A thief uses a laptop computer, possibly to pair his own key to the Jeep's electronic ignition.

Want to keep your car from thieves? Don’t worry about them hacking into it, worry about leaving your keys in the car. A new study shows more and more folks are losing their cars to opportunistic crooks.

In 2015, a car was reported stolen every 45 seconds, according to the National Insurance Crime Bureau (NICB). However, one out of every eight, or every 6:30, were due to the driver leaving the keys in the car.

It’s a growing problem according to the latest report from the National Insurance Crime Bureau (NICB). The 57,096 thefts in 2015 were a 22% increase over the previous year. During the past three years, it has grown 31%.

Since many people do not admit to leaving their car unlocked with the keys or FOB inside, the actual numbers of thefts with the keys left in vehicles may be considerably higher than the report indicates.

“Anti-theft technology has had a tremendous impact on reducing thefts over the past 25 years, but if you don’t lock it up, it’s not going to help,” said NICB President and CEO Joe Wehrle.

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“Complacency can lead to a huge financial loss and inconvenience for the vehicle owner. Leaving a vehicle unlocked or with the key or FOB inside gives a thief the opportunity to take not only the car, but also any possessions inside. It can also provide access to your personal information if the registration is left in the glove compartment.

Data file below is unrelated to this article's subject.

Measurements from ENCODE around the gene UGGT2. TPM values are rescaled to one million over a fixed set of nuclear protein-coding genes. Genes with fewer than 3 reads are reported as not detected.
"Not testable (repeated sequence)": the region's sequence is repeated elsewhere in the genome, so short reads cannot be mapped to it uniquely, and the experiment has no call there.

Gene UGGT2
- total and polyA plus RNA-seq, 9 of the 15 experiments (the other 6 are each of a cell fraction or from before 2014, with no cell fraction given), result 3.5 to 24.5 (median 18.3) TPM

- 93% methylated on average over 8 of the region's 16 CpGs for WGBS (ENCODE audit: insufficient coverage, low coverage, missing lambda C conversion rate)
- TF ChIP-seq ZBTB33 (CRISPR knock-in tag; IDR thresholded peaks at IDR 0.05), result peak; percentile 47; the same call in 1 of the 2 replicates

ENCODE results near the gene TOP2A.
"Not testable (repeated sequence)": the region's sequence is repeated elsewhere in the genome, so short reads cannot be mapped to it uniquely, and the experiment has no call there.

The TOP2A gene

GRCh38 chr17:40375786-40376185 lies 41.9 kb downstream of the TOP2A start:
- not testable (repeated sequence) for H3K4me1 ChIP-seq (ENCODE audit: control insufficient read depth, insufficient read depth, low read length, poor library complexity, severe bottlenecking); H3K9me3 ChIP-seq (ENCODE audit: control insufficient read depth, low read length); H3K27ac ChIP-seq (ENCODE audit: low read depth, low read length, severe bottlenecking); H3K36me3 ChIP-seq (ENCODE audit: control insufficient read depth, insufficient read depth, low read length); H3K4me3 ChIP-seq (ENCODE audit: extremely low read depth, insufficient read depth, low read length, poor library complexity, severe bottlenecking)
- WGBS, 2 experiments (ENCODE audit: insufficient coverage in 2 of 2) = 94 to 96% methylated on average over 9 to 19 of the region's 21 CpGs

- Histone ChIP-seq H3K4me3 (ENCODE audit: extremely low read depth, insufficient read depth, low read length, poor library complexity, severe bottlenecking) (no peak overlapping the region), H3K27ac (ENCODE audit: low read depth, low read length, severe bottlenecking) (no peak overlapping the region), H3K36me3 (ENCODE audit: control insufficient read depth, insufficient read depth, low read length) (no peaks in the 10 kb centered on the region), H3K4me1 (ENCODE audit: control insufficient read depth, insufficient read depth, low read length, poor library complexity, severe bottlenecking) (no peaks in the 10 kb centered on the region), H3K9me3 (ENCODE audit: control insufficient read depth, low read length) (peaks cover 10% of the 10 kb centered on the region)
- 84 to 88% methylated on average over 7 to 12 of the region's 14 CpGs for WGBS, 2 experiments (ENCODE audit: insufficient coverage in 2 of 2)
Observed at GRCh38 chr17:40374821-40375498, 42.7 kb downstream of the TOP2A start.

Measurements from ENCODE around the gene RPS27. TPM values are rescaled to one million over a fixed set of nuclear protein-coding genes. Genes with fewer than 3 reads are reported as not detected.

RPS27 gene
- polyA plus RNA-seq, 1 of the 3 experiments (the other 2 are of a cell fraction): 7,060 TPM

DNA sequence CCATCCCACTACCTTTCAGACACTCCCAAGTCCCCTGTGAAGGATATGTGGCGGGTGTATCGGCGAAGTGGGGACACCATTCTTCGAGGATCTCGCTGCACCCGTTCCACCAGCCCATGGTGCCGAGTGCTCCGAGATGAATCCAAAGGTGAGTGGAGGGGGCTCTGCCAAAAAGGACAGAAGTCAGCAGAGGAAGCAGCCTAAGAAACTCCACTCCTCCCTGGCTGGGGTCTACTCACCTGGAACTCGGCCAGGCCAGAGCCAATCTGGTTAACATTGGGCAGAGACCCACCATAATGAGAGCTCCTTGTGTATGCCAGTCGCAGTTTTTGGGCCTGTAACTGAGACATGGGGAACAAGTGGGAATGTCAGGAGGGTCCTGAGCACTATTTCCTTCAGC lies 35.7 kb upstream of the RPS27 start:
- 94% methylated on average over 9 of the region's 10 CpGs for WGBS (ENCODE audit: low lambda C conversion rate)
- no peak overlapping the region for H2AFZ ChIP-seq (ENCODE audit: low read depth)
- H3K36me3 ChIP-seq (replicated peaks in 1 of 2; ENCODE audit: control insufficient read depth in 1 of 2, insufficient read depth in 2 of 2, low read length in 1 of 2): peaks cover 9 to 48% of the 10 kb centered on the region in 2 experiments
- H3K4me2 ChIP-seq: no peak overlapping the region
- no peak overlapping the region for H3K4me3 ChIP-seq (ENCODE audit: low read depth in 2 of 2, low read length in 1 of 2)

“We have reports from our law enforcement partners that car thieves have stolen the car, driven it to the residence and burglarized the home before the owner even knew the vehicle was missing.”

For the years 2013 through 2015, a total of 147,434 were reported stolen with the keys left in the vehicle. In 2013, there were 43,643 thefts; 46,695 thefts in 2014 and 57,096 in 2015.

The top five states with the most vehicle thefts with keys during this reporting period were California (22,580), Texas (11,003), Florida (9,952), Ohio (8,623) and Nevada (8,073).

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The top five core-based statistical areas (CBSA) were Las Vegas-Henderson-Paradise, Nevada (7,815), Detroit-Warren-Dearborn, Michigan (4,380), Atlanta-Sandy Springs-Roswell, Georgia (4,118), Miami-Fort Lauderdale-West Palm Beach, Florida, (3,847) and Philadelphia-Camden-Wilmington, PA-NJ-DE-MD (3,365).

Noting it’s the easiest type of crime to prevent, NICB advises:

  • Lock the vehicle, set the alarm and take all keys or FOBS.
  • Do not leave the garage door opener in the vehicle.
  • Take a picture of your registration on your cell phone and do not leave the registration or other papers with personal information in the vehicle.
  • Never leave a car unlocked and running to warm it up or while stopping for a quick cup of coffee. It only takes a moment for the opportunistic thief to jump inside and drive off.

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Saturday is the most common day for this type of theft to occur, the study showed with Mondy and Friday following up. Surprisingly, there was one state — Hawaii — that had a perfect record with not one report of a vehicle theft with keys.

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